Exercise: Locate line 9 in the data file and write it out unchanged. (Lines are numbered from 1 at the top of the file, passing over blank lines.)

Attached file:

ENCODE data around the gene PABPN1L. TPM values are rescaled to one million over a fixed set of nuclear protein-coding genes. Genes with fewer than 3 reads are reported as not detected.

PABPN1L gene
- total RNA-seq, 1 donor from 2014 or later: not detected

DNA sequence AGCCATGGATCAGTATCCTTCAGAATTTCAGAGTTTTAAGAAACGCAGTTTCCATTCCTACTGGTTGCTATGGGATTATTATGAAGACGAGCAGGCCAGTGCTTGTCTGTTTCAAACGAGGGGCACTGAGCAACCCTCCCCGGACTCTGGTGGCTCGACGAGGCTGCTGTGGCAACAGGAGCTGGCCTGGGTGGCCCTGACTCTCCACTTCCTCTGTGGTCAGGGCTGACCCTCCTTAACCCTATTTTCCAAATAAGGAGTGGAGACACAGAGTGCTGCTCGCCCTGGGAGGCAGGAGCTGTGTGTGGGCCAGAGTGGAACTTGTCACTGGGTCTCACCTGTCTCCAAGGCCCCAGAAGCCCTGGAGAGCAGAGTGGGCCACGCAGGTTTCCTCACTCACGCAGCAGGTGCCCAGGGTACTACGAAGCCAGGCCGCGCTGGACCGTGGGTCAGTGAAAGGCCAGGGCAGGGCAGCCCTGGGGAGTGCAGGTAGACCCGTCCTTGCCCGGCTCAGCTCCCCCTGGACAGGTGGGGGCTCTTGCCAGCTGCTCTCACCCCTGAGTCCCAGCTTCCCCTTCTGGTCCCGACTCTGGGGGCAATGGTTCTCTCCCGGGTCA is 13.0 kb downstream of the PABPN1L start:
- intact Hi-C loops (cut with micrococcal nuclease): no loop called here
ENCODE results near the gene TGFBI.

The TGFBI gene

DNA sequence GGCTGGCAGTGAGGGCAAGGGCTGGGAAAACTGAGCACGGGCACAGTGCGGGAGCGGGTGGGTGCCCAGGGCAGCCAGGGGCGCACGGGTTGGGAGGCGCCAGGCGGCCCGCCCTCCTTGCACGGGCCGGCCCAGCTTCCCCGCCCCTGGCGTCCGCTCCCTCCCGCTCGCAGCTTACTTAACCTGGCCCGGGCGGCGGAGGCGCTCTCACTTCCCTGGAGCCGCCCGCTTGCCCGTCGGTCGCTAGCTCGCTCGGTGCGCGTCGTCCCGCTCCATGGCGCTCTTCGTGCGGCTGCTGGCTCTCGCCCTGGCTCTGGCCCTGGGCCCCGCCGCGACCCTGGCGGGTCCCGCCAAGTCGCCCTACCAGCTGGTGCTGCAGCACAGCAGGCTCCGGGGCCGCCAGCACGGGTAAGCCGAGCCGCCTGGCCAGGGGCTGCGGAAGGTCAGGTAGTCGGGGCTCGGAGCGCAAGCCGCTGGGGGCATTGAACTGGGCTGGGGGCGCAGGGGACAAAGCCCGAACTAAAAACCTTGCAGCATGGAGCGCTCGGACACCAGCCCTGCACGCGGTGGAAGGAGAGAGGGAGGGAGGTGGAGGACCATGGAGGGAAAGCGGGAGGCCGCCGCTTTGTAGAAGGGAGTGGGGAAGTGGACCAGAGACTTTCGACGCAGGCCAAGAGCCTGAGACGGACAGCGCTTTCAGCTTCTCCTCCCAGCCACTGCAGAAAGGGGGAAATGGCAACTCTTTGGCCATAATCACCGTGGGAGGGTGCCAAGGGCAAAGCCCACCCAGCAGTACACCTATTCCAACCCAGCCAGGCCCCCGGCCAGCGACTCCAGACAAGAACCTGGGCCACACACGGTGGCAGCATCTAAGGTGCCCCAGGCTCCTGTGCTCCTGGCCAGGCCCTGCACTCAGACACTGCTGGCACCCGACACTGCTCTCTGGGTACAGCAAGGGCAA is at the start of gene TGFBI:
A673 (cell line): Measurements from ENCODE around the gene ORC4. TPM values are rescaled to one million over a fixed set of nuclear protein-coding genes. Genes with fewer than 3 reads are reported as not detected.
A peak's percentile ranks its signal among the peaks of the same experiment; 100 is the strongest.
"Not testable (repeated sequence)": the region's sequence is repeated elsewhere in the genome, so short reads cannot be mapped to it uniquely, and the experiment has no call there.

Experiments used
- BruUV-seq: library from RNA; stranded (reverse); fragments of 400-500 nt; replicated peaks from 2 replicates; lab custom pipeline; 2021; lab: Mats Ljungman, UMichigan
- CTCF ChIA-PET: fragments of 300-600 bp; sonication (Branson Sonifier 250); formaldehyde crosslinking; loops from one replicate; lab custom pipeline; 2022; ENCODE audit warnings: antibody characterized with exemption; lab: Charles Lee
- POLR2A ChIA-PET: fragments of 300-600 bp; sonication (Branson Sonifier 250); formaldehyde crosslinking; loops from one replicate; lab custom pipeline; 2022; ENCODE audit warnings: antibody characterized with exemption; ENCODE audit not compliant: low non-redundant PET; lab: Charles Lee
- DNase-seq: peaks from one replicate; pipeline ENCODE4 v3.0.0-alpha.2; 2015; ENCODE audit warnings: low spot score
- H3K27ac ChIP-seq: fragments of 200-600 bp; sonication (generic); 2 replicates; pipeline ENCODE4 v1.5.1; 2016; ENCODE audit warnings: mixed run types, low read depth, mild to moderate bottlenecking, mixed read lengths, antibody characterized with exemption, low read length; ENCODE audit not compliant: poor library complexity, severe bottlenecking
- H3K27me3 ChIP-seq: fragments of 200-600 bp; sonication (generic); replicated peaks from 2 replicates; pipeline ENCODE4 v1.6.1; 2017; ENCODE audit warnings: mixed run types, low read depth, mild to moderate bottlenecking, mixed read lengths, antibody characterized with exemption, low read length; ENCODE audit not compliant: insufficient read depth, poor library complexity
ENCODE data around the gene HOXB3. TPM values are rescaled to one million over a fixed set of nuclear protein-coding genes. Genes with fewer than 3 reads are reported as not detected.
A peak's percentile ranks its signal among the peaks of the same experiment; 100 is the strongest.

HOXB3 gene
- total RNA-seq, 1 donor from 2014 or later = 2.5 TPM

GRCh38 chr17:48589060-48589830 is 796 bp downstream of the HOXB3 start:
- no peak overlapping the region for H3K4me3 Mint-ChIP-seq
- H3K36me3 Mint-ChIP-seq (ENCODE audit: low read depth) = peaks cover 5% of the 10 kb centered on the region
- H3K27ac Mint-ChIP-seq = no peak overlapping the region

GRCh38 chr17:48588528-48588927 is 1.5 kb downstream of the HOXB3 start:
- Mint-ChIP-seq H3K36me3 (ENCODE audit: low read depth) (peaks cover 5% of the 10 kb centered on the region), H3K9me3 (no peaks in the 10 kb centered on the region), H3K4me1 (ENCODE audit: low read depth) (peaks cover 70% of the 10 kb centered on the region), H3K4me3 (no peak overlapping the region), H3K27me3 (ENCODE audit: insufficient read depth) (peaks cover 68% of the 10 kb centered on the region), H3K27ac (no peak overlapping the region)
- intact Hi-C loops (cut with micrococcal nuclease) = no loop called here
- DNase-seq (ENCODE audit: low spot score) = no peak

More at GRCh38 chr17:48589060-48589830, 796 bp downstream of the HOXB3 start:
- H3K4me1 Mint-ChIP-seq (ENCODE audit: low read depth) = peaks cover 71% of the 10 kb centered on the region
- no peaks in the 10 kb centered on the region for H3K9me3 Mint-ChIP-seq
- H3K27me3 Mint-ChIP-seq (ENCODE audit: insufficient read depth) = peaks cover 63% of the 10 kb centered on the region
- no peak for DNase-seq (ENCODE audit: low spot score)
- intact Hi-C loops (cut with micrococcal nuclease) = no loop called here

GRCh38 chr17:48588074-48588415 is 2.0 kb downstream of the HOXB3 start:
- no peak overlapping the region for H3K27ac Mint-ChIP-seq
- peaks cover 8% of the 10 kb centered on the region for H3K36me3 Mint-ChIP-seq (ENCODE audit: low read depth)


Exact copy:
A673 (cell line): Measurements from ENCODE around the gene ORC4. TPM values are rescaled to one million over a fixed set of nuclear protein-coding genes. Genes with fewer than 3 reads are reported as not detected.